Kids generally love science, and with good reason since it taps into their natural curiosity. Here’s a fun, simple activity we like to do at the Ann Arbor Hands-On Museum that you can easily do at home — and you probably have everything you need in your home right now! It’s called “Build a Ball, Make a Ramp.” Two of the perks of this activity are that it gives kids an opportunity for free play and helps them learn about simple machines.
In a nutshell – this activity basically provides the supplies for your child to build a ball, and then a ramp to roll their ball on.
You won’t need all of these, just round up whatever you have at home.
• Rubber bands
• Scraps of fabric/washcloths
• Paper plates and cups
• Rulers/paint sticks
• Twist ties
• Foam sheets
• Plastic wrap
• Aluminum foil
• Plastic containers
We usually don’t provide tape at the Museum because it makes the kids be more creative (and it also helps keep the materials in good shape so they can be reused). Even if you’re not sure how a supply may be used, put it out — I’m always amazed by the innovative things our visitors do and you may be amazed too by your child’s creativity.
Build a ball
Using the supplies you set out, let your child build a ball. It can be as simple as rolling some Play-Doh or modeling clay into a ball or a more complex ball made from scrunching up fabric and securing it into a ball shape with rubber bands. Let your child experiment with the supplies. When they start rolling their ball, they can experiment with what kind of ball rolls faster, straighter, longer…
Build a ramp
Now that you have a ball, it’s time to build a ramp. Ramps can be simple like a sofa cushion leaning against the sofa or a more complex structure made from different supplies that stretch out across the room. Focus on the free play aspect of this activity. Try to avoid directly telling your child in what to do, but rather try to encourage him or her to think about what works well. Does the ball roll faster or slower if the ramp is higher or lower? Does your ramp need structural supports to keep it up — if so, what shapes are more structurally sound? Does the texture of the ramp surface make a difference? Time the ball as it rolls down the ramp. Change the ramp slightly to see if the speed changes. Experiment with different balls and different ramps to see how they work.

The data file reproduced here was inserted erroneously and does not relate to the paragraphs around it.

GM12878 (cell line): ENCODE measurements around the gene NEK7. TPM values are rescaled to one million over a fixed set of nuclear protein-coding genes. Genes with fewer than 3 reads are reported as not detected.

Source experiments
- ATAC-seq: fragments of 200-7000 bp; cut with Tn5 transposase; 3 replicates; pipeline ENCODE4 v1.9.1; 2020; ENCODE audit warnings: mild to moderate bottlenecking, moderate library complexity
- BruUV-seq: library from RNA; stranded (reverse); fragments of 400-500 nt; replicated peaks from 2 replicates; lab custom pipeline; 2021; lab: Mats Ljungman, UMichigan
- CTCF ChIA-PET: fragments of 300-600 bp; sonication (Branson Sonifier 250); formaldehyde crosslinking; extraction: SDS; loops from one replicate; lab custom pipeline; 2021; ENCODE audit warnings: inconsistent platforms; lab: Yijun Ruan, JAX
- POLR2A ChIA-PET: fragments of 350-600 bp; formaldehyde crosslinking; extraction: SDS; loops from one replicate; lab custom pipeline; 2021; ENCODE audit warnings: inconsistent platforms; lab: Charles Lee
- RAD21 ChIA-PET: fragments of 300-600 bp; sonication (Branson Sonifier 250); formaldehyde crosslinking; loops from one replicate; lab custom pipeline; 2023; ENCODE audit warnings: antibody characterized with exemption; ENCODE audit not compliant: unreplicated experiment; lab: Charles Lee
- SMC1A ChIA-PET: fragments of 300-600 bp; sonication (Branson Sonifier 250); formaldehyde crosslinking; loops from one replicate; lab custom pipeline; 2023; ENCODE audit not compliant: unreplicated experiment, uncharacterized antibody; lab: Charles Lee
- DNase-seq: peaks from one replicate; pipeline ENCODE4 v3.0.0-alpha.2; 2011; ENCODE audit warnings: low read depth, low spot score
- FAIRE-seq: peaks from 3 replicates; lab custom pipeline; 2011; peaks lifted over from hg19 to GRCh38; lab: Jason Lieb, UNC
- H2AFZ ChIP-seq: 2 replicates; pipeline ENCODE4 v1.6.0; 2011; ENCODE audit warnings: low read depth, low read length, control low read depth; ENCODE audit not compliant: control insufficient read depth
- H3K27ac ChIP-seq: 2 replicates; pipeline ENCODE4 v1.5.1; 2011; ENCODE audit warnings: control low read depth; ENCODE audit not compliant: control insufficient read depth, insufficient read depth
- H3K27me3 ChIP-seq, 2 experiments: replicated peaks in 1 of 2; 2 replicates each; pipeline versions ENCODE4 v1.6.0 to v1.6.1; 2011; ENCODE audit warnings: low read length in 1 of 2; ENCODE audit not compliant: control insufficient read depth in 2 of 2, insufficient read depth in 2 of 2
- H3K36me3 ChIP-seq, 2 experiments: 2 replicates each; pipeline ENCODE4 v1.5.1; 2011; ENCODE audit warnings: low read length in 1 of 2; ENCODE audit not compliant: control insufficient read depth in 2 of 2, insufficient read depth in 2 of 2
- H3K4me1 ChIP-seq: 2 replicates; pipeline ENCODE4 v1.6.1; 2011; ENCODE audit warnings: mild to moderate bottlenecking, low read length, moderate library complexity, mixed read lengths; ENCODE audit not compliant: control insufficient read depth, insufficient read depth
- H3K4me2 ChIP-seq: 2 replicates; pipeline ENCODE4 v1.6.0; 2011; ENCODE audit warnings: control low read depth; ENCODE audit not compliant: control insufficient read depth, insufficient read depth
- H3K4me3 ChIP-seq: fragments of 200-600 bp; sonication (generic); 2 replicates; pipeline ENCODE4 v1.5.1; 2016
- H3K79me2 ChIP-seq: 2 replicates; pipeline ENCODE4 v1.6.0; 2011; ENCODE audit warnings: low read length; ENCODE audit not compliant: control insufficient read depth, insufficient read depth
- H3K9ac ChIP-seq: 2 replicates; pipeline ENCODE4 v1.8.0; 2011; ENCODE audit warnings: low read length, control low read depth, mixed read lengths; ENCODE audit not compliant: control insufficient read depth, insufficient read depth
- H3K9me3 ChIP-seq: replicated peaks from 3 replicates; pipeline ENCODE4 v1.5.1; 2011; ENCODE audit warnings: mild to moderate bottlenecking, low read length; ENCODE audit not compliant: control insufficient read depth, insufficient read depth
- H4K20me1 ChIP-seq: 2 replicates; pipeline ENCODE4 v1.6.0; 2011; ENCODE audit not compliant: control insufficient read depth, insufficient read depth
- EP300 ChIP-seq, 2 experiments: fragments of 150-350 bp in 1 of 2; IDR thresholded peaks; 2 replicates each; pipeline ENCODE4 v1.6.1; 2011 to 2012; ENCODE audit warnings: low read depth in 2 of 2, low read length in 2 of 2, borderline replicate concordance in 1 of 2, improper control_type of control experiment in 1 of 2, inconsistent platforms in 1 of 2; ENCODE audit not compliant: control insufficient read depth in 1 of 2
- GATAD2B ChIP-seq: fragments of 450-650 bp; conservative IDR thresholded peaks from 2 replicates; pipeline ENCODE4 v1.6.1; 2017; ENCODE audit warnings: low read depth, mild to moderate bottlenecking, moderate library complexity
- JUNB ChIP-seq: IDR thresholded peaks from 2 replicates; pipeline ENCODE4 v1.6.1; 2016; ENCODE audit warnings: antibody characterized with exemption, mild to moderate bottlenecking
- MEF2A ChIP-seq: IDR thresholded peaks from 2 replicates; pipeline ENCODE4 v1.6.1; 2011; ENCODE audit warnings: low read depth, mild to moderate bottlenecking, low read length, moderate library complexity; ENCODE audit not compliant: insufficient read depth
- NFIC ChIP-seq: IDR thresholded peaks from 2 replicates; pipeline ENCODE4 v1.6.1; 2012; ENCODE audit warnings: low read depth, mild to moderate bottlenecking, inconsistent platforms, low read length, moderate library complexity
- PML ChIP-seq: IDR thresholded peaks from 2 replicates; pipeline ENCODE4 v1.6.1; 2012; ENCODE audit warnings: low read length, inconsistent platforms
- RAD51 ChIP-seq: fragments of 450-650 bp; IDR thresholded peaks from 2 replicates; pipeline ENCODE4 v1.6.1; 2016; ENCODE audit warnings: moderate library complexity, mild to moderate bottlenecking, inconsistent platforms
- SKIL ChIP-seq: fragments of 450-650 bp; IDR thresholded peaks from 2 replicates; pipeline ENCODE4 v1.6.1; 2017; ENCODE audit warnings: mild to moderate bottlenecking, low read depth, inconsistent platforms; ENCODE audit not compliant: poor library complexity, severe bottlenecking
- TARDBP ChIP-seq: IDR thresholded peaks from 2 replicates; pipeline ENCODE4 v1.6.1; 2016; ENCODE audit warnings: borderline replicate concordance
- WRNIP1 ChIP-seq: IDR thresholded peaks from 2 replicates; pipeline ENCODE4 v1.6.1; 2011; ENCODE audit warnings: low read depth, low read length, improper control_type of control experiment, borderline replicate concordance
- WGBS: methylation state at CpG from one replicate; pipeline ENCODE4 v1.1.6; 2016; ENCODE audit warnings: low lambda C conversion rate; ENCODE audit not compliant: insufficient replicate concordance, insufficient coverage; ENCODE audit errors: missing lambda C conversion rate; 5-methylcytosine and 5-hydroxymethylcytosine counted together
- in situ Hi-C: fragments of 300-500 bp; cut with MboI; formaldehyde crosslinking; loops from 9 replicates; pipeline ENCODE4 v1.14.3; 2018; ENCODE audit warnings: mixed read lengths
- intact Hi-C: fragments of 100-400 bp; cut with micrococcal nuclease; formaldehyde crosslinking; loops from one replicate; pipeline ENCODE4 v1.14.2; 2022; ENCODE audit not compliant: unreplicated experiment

Most importantly — have fun!
Take the next step:
- Take a virtual tour of the Ann Arbor Hands-On Museum Exhibits.
- Try out our DIY bottle rocket activity.
- Check out our tips for keeping curiosity alive during the summer.
Nichole Wright is the Public Programs and Volunteer Manager with the Ann Arbor Hands-On Museum. She received her master’s degree in chemistry from U-M, where she realized that she wanted to go into teaching. Her role at the museum lets her do just that in a super fun environment. C.S. Mott Children’s Hospital is proud to partner with the Hands-On Museum to bring some of the adventure of the museum Mott through regularly occurring activities for our Little Victors at the hospital, as well as their siblings. You can learn what activities are scheduled at the hospital during your visit by checking in with our Family Center on Level 2.
University of Michigan C.S. Mott Children’s Hospital is consistently ranked one of the best hospitals in the country. It was nationally ranked in all ten pediatric specialties in U.S. News Media Group’s “America’s Best Children’s Hospitals,” and among the 10 best children’s hospitals in the nation by Parents Magazine. In December 2011, the hospital opened our new 12-story, state-of-the-art facility offering cutting-edge specialty services for newborns, children and women.